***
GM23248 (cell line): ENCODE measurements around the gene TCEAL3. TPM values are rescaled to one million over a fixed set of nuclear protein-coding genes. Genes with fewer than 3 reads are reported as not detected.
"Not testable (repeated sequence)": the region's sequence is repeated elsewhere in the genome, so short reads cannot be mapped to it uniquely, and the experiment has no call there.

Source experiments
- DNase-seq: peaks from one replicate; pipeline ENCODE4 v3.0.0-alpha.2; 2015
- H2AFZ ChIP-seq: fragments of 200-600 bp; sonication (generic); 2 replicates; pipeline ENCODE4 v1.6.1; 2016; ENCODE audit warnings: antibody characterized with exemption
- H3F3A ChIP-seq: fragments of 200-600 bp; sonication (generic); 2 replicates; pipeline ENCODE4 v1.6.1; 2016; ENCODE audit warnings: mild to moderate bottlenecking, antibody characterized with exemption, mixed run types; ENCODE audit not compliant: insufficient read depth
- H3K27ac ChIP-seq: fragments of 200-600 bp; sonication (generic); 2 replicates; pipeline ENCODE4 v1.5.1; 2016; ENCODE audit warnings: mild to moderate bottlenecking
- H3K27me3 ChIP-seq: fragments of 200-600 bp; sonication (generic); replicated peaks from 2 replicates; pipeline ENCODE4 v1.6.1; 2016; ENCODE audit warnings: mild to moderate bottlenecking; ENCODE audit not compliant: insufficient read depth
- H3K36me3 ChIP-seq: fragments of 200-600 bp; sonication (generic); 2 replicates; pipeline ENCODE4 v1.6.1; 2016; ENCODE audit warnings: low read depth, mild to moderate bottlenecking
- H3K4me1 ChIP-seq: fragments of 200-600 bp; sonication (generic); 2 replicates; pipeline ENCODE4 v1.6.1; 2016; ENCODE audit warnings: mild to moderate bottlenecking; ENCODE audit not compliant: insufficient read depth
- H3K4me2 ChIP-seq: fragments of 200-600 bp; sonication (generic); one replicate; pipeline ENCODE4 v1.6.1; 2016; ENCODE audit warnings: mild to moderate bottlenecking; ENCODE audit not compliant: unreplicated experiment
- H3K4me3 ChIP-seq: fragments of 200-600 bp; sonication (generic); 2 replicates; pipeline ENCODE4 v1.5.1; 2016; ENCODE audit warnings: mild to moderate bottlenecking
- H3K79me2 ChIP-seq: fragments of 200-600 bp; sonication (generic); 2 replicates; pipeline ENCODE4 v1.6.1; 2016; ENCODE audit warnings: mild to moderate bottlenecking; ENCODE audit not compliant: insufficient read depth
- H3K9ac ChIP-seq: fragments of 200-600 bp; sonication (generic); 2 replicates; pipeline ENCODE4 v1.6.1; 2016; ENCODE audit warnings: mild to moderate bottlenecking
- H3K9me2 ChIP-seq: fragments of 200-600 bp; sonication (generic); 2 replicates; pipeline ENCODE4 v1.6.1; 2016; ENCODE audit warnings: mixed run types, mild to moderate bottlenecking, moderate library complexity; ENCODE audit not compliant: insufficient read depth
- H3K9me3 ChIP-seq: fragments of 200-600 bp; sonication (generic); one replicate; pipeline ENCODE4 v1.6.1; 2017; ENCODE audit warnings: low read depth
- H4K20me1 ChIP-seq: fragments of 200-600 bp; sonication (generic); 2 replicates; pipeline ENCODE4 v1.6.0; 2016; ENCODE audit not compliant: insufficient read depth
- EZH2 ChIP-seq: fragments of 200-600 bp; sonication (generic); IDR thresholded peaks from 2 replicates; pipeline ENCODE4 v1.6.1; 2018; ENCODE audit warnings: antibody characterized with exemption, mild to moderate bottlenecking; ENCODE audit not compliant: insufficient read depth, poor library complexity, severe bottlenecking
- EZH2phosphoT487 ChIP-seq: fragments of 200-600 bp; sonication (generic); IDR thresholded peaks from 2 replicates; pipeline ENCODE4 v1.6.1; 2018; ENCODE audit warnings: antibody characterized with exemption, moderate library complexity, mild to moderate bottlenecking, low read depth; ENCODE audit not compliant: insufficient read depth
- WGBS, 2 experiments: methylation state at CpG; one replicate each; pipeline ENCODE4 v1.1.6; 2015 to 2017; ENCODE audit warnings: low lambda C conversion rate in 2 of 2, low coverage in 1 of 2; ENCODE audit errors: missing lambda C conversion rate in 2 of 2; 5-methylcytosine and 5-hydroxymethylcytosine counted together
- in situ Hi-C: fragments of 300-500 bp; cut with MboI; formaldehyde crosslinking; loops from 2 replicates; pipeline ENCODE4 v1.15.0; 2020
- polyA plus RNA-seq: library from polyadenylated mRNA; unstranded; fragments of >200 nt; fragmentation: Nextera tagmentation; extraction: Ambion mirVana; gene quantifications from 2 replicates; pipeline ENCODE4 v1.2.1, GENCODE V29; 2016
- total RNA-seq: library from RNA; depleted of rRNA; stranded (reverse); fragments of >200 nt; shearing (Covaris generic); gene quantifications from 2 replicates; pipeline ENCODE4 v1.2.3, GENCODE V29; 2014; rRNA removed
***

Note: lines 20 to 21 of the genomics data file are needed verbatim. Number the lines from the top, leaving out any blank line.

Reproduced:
- WGBS, 2 experiments: methylation state at CpG; one replicate each; pipeline ENCODE4 v1.1.6; 2015 to 2017; ENCODE audit warnings: low lambda C conversion rate in 2 of 2, low coverage in 1 of 2; ENCODE audit errors: missing lambda C conversion rate in 2 of 2; 5-methylcytosine and 5-hydroxymethylcytosine counted together
- in situ Hi-C: fragments of 300-500 bp; cut with MboI; formaldehyde crosslinking; loops from 2 replicates; pipeline ENCODE4 v1.15.0; 2020